Wedding diary: Amma, I'll miss you the most!
Today, I should tell Amma what she means to me because tomorrow I'll be married and gone, says Divya Nair in her last column before her wedding. Illustration by Uttam Ghosh.
It's the day prior to my wedding. Early in the morning today, I got my mehndi done. The smell and colour reminds me of my childhood.
During the vacations, my cousins and I would pluck the mehndi leaves from a tree in the neighbourhood and make a fine paste of them on the ammi (a traditional stone grinder).
My Amma would then plop a generous drop of it on my left palm, right in the centre, and spread it into a circle. She'd then make small dots around this circle to make a pattern. The next three hours, till the mehndi dried naturally, I'd trouble Amma for every silly task – right from asking her to feed me lunch/dinner to giving her instructions on how to tie my hair to even scratch a particular spot on my face.
It was a practice among all of us cousins to compete against each other to find out whose hands produced the brightest and darkest colour.
In fact, I grew up under the impression that the brighter the colour, the more someone loved you. But Papa would dismiss all my hopes saying it's all about body heat (pitta), nothing to do with love.
Today, the henna on my hands is not all round and dots, but it's more elaborate and looks beautiful. It has intricate designs and patterns, plus it is expensive.
I sat through the session for five long hours and my back is hurting now. But I'm not complaining at all.
My 80-year-old Amuma (maternal grandmom), aunts, uncles and cousins have travelled all the way from Coimbatore to make it to my wedding.
My brother is home after a gruelling semester exam (he has one more tomorrow, but is hoping to appear for it two months late).
My humble 450 sq feet home feels like a honeycomb of activity.
The building I live in is all lit up in colourful lights and I'll soon be joining my friends in the adjacent hall for a song and dance session.
This is the moment everyone has been waiting for. In a few hours from now, I'll be married and move to a new place.
I should be feeling happy, but I'm not. I'm nervous and lost.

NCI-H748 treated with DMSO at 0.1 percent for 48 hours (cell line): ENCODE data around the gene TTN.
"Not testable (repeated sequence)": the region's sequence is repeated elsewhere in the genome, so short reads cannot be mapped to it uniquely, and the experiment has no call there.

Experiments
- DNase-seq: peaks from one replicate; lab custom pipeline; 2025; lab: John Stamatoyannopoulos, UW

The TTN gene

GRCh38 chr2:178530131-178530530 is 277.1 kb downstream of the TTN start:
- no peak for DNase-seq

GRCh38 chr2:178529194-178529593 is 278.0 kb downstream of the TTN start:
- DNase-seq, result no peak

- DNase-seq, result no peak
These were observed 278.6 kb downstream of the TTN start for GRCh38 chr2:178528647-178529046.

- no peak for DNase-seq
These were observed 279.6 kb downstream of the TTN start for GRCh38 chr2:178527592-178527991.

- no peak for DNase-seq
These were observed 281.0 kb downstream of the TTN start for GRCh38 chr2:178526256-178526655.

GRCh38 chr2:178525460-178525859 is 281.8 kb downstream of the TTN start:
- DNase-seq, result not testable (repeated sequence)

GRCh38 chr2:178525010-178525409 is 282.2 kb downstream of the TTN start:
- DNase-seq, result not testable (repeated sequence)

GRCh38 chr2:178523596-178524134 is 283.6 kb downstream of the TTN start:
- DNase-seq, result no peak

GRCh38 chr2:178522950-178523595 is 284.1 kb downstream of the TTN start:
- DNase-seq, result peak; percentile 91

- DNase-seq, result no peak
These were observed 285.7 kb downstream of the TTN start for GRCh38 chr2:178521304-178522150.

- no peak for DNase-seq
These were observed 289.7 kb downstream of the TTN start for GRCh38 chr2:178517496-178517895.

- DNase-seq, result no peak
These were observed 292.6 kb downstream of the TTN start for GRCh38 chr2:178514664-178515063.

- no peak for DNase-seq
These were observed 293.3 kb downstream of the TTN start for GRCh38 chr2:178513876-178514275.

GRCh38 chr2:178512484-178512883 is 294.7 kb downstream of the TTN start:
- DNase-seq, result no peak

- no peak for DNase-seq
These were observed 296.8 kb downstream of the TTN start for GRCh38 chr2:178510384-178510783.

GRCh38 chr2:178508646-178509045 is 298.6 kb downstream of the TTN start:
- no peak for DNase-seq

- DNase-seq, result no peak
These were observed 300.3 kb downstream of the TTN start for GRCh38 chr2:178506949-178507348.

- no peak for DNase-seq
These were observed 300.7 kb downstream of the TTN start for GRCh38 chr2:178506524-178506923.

I can't decide whether it is the scene from Julia Robert's Runaway Bride or the more recent Shuddh Desi Romance, but I'm not able to put my finger on what's bothering me.
No, I don't have second thoughts about the guy I am getting married to. That's sorted.
Perhaps it's the fear of things not falling in the right place, the unexpected goof-ups that crop up on wedding day combined with the anticipation of having a perfect wedding, where at the end of it, everyone smiles at each other (and have nothing to bitch about).
No, it's not that. Let me think more.
Ok, I get it!
The feeling that I will be married and have to move to a new place, away from my family is what is disturbing me.
Unlike some of my friends, I have never lived in a hostel or stayed for too long outside my home, except maybe for a few days at a friend's or relative's place.
Tomorrow, I will be moving to a new home, to a new family, PERMANENTLY.
Somehow I'm not able to come to terms with it.
I make my way to the bedroom -- the peace corner of my house.
The stuff accumulating on my bed seems like it will soon touch the ceiling, but today, I really don't care.
I open the door of the wardrobe in my bedroom and stare at it. I am used to stuffing things into it as if it had limitless space, and always opened and closed it with caution expecting a few things to fall out.
Today the door opened effortlessly. I look inside and it is half empty. Barring a few, most of the clothes have either made it to the brand new suitcase I'll be carrying to my in-laws' place or has been packed separately to be given away to the needy.
I feel like an important part of me has already prepared itself to leave the house.
Last week when I was shuffling my wardrobe, my brother jokingly said that once I was gone there would be so much space in it that he can put the world in it. I ignored him then, but today, I think he was right.
The neatly packed suitcase parked in the corner is probably carrying the world my brother mentioned. Maybe it is also loaded and stuffed, just like my world is right now, full of people around, full of emotions.
On the other hand, the wardrobe, reminds me of how my heart is feeling right now -- empty. I resist the urge to cry, I should not cry.
I look at Amma, she is busy welcoming the guests, and is at her hysterical best; she is asking me to rush to the hall where everyone has been asked to gather.
She thinks I'm wasting time staring at the wardrobe. I wish I could steal a moment, hug her and cry, but she is too busy for these silly things today. Tomorrow, she'll be busier.
Monday onwards, she won't have to wake up early to make my dabba. She won't tap me every two minutes and scream ‘Divyaaa…eneekae (wake up)…innu office poande (don't you want to go to office today).”
If I overslept, she'd switch off the fan and when the mosquitoes sang in my ear, I'd crib and wake up.
If I still did not wake up, she'd sprinkle cold water on my face. Of course, I'd complain how cruel she was, only to regret and apologise later.
Holding back her tears, she'd say, "You’ll know my worth when you go to a new place."
Amma, today, that day has finally come.
More than this house and everything around that I grew up with, I'll miss you the most. Perhaps, that's what girls miss the most after marriage – they miss their moms.
I don't think I should resist any more, maybe I should just let those tears roll, like I'm doing right now, as I write this last piece before my wedding.
Today, I should tell Amma what she means to me because tomorrow I'll be married and gone, but today…today is special, because today is my last day with her in this home.
Amma, you're special and will always be, even after I've gone!
Don't miss Divya's previous columns:
Photographs: Uttam Ghosh